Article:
The transition from SEER (Seasonal Energy Efficiency Ratio) to SEER2 represents an update in the methodology for measuring the efficiency of air conditioning and heat pump systems. Both are metrics that homeowners, especially in varied climates like Philadelphia, should understand when considering HVAC upgrades or replacements. Here’s a breakdown of the differences and what they mean for you.

SEER: The Original Efficiency Standard

SEER measures the cooling output of an air conditioner or heat pump over a typical cooling season, divided by the energy it consumes in Watt-Hours. It's calculated using a constant indoor temperature and a range of outdoor temperatures from 60°F to 100°F. This rating provides a baseline indication of a unit's efficiency under optimal conditions.

SEER2: A More Stringent and Realistic Measure

SEER2, which stands for Seasonal Energy Efficiency Ratio 2, is a new standard that was introduced to provide a more accurate reflection of operational efficiency under typical field conditions rather than laboratory conditions. SEER2 ratings are generally lower than SEER ratings for the same unit because the testing conditions are more stringent:

  1. Higher External Static Pressure: SEER2 tests HVAC systems at a higher external static pressure to better mimic real-world, installed conditions. This addresses the efficiency drops that occur due to factors like ductwork resistance.

  2. Adjusted Temperature Ranges: The temperature ranges used for SEER2 calculations are slightly adjusted to better reflect average seasonal temperatures during the cooling season.

  3. Fan Energy Consumption: SEER2 includes the energy used by the blower fan in the efficiency calculation, which is a significant factor in overall energy use.

Impact of SEER vs. SEER2 on Homeowners

For homeowners in Philadelphia, understanding the shift from SEER to SEER2 is crucial when comparing new HVAC systems:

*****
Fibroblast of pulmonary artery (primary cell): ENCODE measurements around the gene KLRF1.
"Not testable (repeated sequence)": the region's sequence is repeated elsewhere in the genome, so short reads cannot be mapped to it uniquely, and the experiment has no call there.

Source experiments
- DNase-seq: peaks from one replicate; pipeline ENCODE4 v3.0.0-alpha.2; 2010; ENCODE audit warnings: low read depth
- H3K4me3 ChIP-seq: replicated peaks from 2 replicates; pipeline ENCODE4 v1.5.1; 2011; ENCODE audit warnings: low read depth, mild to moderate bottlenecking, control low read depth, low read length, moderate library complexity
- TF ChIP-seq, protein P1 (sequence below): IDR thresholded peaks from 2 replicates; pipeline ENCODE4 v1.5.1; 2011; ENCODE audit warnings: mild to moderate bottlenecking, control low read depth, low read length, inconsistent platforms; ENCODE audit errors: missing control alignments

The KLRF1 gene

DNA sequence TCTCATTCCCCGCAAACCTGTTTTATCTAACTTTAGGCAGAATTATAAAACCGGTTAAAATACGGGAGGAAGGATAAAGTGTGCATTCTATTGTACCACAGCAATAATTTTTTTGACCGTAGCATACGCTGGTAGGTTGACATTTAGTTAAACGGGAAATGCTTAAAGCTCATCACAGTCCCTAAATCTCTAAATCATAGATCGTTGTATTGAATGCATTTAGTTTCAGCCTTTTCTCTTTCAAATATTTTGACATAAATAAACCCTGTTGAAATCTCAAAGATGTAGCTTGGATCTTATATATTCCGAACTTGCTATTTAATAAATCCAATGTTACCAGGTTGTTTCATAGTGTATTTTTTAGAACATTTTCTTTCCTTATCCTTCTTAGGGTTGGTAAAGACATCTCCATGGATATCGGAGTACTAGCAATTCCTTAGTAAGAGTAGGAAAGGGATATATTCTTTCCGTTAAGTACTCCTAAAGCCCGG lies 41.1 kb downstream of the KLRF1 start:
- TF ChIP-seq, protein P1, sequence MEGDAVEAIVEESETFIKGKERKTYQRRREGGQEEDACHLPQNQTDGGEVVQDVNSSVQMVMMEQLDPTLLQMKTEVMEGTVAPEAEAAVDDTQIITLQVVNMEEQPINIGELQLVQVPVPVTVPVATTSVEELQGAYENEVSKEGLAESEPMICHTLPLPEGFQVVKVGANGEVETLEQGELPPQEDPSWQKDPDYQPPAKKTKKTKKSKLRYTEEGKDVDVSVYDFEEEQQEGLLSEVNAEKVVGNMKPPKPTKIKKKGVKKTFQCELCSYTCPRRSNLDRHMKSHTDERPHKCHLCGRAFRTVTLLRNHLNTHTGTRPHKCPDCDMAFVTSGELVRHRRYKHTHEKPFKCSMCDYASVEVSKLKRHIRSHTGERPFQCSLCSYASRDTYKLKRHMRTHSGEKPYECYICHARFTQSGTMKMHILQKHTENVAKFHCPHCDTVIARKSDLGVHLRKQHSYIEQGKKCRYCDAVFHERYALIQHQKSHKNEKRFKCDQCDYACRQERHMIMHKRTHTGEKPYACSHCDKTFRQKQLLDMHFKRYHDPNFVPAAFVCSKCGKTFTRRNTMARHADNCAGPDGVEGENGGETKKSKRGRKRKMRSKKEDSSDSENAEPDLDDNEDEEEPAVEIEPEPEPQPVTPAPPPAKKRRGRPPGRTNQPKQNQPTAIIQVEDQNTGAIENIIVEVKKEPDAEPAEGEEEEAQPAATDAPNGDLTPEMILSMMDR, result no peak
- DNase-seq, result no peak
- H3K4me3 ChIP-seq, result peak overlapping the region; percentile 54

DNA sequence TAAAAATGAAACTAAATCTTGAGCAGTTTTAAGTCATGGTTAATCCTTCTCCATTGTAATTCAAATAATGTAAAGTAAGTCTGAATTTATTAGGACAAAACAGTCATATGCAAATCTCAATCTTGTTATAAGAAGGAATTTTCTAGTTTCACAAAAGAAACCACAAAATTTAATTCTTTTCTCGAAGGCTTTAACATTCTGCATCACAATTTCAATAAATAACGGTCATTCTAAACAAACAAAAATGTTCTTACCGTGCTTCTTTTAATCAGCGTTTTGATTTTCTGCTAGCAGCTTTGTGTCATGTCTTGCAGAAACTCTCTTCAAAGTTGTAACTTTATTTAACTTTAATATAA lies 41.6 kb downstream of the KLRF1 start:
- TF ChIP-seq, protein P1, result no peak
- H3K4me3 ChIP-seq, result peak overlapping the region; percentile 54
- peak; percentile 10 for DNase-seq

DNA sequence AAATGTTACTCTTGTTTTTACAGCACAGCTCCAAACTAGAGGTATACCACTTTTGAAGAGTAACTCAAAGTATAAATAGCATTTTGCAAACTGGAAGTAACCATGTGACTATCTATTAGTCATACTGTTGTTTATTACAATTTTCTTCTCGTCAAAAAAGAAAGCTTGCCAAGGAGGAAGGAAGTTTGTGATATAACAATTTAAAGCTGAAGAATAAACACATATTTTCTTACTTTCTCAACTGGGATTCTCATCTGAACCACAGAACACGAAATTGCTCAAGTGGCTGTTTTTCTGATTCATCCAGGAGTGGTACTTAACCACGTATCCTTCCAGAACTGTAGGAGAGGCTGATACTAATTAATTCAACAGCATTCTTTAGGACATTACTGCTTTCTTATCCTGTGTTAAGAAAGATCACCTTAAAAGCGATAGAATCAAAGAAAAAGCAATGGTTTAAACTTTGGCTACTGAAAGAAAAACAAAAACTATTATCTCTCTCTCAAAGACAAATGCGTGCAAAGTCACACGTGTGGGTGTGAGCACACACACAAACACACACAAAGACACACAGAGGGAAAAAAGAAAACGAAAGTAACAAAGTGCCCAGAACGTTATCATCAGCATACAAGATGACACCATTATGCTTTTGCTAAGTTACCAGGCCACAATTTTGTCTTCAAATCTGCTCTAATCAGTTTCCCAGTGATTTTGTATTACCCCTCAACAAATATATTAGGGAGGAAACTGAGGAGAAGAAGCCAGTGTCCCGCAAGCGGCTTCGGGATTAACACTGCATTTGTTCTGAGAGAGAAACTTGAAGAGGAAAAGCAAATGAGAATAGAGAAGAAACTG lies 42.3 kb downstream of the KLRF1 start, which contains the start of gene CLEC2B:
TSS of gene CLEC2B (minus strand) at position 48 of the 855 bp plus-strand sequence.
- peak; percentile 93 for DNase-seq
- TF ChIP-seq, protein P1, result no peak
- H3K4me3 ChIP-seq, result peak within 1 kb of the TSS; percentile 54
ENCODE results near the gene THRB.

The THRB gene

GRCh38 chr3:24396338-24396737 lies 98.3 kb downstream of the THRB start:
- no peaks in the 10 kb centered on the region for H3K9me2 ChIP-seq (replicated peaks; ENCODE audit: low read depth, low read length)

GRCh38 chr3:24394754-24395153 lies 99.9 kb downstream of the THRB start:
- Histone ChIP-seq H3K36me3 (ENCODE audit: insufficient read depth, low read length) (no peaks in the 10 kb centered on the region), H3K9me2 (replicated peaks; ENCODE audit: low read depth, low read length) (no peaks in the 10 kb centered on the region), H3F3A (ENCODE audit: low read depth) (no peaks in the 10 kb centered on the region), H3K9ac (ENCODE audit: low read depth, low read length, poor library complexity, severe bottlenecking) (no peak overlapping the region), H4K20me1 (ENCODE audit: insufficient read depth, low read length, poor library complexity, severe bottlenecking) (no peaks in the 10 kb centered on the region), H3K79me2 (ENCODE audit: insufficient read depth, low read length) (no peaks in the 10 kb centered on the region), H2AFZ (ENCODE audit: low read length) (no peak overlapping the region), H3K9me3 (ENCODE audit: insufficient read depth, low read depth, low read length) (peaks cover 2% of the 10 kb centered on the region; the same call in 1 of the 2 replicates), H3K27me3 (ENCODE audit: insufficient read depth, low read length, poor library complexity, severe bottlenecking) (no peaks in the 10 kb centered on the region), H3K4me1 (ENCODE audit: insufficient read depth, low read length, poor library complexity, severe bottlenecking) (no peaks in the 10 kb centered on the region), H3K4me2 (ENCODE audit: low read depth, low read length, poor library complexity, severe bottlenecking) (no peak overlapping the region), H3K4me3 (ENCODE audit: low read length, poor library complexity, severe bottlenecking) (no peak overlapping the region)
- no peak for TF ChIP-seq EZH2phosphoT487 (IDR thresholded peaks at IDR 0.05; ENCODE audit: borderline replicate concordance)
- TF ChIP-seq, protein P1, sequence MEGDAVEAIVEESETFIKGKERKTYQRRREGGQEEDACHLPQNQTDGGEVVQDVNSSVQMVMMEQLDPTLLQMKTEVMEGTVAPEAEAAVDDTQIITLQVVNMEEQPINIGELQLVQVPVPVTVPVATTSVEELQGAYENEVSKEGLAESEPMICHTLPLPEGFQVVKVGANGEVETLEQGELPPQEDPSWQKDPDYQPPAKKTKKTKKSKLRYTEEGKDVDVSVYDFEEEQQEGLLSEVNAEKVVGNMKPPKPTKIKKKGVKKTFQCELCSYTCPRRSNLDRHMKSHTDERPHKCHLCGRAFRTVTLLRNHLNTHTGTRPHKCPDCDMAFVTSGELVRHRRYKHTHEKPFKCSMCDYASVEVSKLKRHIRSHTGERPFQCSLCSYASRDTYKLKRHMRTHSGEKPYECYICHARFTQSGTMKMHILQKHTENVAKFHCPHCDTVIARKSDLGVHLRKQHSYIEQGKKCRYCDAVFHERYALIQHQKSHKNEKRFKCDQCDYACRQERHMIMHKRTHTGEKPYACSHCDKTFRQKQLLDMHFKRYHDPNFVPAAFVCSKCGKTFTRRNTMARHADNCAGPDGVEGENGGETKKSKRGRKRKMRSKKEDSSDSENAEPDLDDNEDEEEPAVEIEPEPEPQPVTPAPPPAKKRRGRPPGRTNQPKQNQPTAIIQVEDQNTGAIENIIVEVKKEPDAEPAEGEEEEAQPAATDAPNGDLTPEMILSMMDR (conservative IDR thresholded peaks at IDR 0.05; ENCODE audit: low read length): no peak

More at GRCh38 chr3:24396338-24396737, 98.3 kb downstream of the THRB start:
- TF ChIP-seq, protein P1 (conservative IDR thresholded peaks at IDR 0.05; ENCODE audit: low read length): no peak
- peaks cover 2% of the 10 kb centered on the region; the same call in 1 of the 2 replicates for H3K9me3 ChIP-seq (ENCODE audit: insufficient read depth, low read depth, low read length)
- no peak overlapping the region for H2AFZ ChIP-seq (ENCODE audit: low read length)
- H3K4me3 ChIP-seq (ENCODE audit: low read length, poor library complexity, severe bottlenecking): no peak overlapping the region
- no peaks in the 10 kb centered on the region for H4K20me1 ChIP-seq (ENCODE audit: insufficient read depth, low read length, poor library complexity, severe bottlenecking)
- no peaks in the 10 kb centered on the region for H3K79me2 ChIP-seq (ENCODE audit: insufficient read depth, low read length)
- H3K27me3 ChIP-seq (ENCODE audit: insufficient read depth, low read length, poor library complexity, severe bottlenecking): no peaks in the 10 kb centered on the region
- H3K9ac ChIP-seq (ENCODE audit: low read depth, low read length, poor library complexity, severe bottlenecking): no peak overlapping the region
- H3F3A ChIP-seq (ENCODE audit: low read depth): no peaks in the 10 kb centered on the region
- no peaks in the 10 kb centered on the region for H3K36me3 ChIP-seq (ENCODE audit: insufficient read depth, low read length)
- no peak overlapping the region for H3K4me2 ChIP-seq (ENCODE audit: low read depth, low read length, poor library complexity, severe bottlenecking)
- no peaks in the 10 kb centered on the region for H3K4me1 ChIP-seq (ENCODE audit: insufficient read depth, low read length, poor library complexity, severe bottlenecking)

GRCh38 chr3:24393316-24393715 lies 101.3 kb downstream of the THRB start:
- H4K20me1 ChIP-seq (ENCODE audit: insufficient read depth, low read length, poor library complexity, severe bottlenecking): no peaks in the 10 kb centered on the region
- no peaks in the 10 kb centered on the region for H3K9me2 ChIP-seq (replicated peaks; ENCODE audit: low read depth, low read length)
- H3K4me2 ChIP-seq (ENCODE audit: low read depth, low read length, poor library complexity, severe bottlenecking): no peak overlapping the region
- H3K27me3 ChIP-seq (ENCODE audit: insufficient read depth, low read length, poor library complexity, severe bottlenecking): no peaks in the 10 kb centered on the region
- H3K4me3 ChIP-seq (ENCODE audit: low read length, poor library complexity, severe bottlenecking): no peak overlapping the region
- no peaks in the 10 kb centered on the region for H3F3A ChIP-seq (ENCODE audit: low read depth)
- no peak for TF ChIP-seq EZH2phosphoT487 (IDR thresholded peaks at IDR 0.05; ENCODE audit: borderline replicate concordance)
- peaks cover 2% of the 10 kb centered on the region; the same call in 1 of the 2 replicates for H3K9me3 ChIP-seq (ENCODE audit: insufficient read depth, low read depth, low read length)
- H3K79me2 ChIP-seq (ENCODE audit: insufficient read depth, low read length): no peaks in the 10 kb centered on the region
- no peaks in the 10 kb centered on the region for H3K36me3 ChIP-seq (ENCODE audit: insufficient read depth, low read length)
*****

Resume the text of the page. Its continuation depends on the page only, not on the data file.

• Lower SEER2 Ratings: When comparing new systems, note that a unit with a SEER2 rating will have a lower number than what its SEER rating would suggest. However, this doesn't mean it's less efficient; it's just measured more rigorously.

  • Regulatory Compliance: As of January 2023, new federal regulations require HVAC systems to meet SEER2 standards. In the Northern U.S., including Pennsylvania, the minimum SEER2 ratings for air conditioners are slightly lower than the SEER ratings. For example, what used to be a minimum SEER of 14 might now be around a SEER2 of 13.4.

  • Consider Total Cost of Ownership: While SEER2-rated units might be more expensive due to enhanced technology, they potentially offer greater energy savings over time due to their more realistic performance metrics.


When upgrading or installing new HVAC units in Philadelphia, consider both the SEER and SEER2 ratings. Although SEER2 represents a more stringent and realistic measure of efficiency, the choice between different models and types should also consider other factors like unit size, your home’s insulation, and overall HVAC system design. Consulting with a knowledgeable HVAC provider like McCorry Comfort can help ensure that your new system is not only compliant with current standards but also tailored to your specific needs for maximum comfort and efficiency.